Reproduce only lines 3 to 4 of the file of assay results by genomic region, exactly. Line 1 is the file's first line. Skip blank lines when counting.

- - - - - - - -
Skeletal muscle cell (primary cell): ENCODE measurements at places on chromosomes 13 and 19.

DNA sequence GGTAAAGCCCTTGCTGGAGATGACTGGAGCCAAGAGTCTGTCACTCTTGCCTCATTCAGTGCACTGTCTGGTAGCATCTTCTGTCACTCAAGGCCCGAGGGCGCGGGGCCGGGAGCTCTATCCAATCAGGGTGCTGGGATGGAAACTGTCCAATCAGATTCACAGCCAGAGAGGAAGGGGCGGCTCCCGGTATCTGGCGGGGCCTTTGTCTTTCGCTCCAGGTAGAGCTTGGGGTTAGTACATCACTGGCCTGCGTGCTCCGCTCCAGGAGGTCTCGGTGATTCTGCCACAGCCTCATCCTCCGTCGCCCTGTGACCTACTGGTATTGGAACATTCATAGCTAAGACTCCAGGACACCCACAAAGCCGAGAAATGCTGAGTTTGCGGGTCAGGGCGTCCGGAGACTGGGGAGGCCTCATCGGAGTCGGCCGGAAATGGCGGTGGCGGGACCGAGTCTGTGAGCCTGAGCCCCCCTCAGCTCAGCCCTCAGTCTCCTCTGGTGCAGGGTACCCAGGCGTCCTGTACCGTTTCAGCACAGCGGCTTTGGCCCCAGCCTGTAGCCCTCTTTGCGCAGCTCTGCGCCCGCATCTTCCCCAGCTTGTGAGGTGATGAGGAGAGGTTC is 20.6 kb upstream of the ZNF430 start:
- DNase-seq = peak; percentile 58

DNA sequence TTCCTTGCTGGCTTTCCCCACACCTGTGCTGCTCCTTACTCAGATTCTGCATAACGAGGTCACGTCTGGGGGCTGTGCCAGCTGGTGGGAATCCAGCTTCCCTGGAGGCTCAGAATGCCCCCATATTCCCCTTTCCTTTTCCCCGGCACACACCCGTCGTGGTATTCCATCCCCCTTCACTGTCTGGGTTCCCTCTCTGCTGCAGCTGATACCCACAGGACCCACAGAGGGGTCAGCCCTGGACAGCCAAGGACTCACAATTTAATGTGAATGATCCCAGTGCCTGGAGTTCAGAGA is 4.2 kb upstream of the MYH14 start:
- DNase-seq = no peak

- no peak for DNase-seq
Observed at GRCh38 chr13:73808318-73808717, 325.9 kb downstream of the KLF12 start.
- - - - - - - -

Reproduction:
- DNase-seq = peak; percentile 58

DNA sequence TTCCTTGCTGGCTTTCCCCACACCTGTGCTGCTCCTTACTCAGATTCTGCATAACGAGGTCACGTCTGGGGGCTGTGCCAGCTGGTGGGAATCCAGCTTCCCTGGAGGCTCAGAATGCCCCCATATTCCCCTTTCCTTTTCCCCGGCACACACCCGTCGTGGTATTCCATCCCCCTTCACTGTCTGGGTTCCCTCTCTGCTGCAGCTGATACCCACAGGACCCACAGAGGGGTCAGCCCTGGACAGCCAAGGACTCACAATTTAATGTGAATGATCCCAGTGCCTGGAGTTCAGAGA is 4.2 kb upstream of the MYH14 start: